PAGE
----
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    Our World View: Farming’s a fine place to be

    Posted 26 July 2013

    The recognition of these imperatives is nothing new here at Harper Adams University, and the importance and diversity of farming is something our brightest students have recognised for years.

    Charles Cowap

    A monthly comment from a member of staff at Harper Adams University

    Charles Cowap, Principal Lecturer in Land Management

    David Fursdon’s Future of Farming Report at last gives us an authoritative report which goes further than imploring landowners to make cut price tenancies available to unproven new entrants to the farming industry. 

    It paints a very positive future for agriculture and stresses again the importance of ensuring the industry is able to attract and retain the right talent.

    This theme was picked up by the BBC, under the banner 'Farming needs image change to boost recruitment’.

    Quoting from the report, it said: "There is a tension between the sometimes pastoral picture presented and the reality of an increasingly high-tech industry that requires IT-savvy, focused entrepreneurs, managers and staff to run it and work in it.

    "The traditional view of agricultural work only being low-skilled and involving hard physical [work] is no longer apt... A key component in delivering the right image is for farming to be seen as more akin to a profession practising a huge range of skilled tasks."

    And now the Government has announced a further £160 million for farming technology in the UK, with the launch of its Agricultural Technologies Strategy. This is about as far from the traditional bucolic image of farming as can be imagined.

    The emphasis is on breakthroughs in nutrition, informatics, satellite imaging, remote sensing, meteorology and precision farming.

    The new strategy recognises that agriculture is one of the world’s fastest growing sectors. It includes a £160 million government investment in developing cutting edge technologies, and taking innovative products such as cancer-fighting broccoli from the field to the shopping aisle.

    The recognition of these imperatives is nothing new here at Harper Adams University, and the importance and diversity of farming is something our brightest students have recognised for years. 

    Major investments in a National Centre for Precision Farming, modern dairy, commercial anaerobic digestion facilities, and the Centre for Fresh Produce Research all demonstrate Harper Adams’ already very active involvement and commitment.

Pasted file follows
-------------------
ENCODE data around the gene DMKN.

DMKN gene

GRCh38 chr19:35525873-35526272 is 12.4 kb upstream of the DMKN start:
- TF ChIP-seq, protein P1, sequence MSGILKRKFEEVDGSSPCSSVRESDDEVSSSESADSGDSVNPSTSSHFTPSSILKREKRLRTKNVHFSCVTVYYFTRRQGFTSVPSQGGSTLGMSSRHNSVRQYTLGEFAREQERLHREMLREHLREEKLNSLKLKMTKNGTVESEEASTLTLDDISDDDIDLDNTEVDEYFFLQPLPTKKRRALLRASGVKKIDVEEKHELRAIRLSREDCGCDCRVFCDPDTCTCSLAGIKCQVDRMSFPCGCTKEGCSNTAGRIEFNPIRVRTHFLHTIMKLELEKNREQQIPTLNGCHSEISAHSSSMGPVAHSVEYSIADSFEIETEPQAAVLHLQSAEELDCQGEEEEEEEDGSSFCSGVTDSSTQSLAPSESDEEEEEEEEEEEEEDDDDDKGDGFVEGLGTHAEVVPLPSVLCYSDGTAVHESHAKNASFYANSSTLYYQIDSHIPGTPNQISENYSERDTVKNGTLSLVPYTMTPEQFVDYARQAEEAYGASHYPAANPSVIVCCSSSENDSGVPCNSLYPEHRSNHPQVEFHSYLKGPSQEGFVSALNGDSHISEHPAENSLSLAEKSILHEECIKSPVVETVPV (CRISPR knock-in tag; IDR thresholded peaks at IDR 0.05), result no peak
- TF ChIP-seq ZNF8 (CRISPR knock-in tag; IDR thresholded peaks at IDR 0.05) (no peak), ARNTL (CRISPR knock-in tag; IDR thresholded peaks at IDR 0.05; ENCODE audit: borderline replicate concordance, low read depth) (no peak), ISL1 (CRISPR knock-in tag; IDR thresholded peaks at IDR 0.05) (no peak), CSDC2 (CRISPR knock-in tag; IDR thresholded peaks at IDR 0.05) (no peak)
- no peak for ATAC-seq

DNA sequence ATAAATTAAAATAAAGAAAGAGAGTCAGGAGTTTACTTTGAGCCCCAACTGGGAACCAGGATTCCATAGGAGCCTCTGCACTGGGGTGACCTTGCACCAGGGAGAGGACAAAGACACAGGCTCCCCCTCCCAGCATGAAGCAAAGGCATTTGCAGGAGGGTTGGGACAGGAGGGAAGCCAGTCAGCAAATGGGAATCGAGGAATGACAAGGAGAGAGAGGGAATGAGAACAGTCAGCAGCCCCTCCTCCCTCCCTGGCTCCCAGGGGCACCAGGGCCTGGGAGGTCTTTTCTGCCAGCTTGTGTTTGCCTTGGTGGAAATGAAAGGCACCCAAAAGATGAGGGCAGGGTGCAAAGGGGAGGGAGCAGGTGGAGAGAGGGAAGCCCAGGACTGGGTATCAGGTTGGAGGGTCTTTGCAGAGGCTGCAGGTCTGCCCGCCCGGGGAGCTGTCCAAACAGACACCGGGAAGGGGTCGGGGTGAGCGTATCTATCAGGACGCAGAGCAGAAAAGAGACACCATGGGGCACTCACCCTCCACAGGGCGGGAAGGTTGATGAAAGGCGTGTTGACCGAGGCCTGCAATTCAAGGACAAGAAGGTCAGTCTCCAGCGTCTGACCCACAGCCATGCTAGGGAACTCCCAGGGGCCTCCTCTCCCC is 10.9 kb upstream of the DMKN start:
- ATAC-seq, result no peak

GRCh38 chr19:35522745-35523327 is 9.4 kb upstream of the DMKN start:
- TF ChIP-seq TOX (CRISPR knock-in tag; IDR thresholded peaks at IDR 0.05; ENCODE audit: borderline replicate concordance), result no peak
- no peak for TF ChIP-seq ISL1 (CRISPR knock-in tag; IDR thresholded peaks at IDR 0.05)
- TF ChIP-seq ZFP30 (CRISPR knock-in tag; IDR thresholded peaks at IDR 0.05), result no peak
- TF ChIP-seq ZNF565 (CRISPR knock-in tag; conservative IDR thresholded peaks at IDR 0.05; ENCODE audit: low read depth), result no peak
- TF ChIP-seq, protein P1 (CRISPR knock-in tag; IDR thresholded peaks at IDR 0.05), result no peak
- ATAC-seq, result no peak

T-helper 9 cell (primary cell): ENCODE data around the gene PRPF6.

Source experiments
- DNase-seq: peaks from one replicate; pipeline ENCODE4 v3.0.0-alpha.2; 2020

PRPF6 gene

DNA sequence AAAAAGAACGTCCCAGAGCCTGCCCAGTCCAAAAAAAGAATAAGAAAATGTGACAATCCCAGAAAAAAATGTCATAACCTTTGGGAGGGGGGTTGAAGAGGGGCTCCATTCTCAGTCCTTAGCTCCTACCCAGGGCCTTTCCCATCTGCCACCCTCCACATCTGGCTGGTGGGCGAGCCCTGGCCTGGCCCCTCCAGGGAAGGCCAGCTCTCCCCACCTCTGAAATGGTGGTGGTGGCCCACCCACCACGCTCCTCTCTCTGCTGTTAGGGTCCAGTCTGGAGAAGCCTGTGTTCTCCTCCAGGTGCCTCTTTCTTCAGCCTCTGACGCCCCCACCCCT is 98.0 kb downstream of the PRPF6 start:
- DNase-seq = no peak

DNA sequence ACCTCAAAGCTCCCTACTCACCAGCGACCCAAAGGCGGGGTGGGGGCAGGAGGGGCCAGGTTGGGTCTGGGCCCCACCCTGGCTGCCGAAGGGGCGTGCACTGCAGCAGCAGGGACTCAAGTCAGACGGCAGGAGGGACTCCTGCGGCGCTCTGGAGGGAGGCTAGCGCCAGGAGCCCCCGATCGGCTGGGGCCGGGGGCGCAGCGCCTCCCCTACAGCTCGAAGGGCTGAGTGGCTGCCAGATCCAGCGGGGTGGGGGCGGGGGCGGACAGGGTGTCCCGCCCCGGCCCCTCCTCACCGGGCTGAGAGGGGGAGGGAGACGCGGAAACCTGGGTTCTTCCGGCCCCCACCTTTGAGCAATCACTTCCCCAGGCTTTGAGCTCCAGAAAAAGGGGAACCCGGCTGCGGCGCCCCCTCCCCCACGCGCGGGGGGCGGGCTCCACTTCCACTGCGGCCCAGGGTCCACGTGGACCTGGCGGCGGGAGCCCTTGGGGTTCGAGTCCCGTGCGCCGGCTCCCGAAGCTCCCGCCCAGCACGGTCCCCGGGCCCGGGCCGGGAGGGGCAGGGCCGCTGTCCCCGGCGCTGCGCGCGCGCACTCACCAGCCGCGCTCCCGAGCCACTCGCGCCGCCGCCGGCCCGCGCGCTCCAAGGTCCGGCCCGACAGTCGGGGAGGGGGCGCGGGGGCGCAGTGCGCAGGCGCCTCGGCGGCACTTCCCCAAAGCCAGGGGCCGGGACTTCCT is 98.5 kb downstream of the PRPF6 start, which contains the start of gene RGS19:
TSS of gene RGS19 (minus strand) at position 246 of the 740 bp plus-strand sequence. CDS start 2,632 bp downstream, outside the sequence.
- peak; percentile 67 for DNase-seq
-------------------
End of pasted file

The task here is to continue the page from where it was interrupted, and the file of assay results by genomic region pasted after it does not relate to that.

Our students and graduates are already gaining directly. Recent figures for our agriculture graduates show that they come with an average of 330 + UCAS points – that’s an A and two Bs at A-Level if you chuck in an OA point or two.

    While nearly 85 per cent of them say they come from a farm, many fewer go back home to farm – just over a third. But, as many again are taking up posts on other farms, many as managers.

    Others are forging highly successful careers in the food supply chain, in research, and as consultants and advisers. Add to the agriculturists the graduates from other degrees, land management for example where most graduates will work alongside the agricultural industry as they qualify as chartered surveyors and agricultural valuers. 

    This all underlines the relevance of Fursdon’s conclusions. There are great careers in farming and agriculture.

    It’s relatively easy to be self- employed in the rural economy, by either setting up on your own or working your way up to a partnership in a professional consultancy. 

    The real difficulty is to become self-employed as a farmer, because that takes a lot of capital.  But with all the other opportunities available, why should farming be any different from any other capital intensive industry in this regard?

    Fursdon and his team have done the industry a great favour by recognising the commercial and economic reality of this.

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